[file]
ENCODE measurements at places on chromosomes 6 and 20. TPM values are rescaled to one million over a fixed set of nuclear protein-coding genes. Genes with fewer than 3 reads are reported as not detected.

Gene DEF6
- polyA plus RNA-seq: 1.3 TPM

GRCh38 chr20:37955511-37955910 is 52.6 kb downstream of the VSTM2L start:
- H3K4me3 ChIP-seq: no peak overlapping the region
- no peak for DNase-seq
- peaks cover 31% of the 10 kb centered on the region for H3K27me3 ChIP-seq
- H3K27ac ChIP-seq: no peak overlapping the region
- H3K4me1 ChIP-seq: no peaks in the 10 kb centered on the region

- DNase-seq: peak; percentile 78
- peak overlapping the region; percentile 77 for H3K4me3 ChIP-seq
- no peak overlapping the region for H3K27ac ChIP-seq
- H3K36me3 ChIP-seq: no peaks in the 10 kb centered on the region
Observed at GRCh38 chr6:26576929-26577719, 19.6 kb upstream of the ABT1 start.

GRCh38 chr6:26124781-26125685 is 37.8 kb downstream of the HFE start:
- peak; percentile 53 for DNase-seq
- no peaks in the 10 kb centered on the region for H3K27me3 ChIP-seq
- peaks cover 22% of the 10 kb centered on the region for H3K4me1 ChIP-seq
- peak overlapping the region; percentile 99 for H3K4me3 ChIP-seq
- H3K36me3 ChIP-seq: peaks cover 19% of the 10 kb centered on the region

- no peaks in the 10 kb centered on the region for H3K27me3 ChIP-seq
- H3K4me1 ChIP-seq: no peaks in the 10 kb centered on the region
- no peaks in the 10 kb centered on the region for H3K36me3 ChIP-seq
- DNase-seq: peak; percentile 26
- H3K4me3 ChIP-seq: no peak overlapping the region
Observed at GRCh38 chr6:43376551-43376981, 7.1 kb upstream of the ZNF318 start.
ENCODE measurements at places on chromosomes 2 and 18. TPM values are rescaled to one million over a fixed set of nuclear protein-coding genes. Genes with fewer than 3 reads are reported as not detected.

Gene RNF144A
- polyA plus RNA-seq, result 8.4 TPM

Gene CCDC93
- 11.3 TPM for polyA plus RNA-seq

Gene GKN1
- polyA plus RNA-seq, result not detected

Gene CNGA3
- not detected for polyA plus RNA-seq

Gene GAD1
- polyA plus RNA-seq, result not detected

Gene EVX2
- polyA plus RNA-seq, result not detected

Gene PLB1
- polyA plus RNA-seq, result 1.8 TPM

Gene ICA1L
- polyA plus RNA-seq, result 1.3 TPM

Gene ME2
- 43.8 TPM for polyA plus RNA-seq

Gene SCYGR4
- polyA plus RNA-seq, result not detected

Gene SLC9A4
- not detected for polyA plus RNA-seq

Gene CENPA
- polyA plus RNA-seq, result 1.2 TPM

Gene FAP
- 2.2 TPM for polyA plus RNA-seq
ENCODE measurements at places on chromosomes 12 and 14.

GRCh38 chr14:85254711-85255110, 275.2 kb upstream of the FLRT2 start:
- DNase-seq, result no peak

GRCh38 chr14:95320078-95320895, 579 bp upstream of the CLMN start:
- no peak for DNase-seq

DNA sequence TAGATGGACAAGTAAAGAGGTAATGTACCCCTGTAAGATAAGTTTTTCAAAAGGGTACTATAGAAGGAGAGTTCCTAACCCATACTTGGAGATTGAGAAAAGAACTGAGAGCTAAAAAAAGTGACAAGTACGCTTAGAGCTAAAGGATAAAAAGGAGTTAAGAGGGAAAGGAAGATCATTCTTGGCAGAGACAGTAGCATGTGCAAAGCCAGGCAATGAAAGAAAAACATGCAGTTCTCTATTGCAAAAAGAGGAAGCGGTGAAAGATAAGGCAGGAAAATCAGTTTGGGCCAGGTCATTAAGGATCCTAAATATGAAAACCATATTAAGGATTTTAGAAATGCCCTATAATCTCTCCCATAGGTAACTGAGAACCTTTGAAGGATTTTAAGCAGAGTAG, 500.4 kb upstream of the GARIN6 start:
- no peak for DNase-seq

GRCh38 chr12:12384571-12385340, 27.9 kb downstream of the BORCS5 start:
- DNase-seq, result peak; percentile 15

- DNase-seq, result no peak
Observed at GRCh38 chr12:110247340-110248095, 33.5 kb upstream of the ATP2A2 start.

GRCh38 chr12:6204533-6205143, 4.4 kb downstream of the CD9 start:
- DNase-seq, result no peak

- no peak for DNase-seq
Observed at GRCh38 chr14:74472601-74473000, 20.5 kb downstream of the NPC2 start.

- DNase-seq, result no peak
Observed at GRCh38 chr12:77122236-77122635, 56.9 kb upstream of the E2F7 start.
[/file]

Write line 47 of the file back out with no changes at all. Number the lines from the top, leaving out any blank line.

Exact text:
- polyA plus RNA-seq, result not detected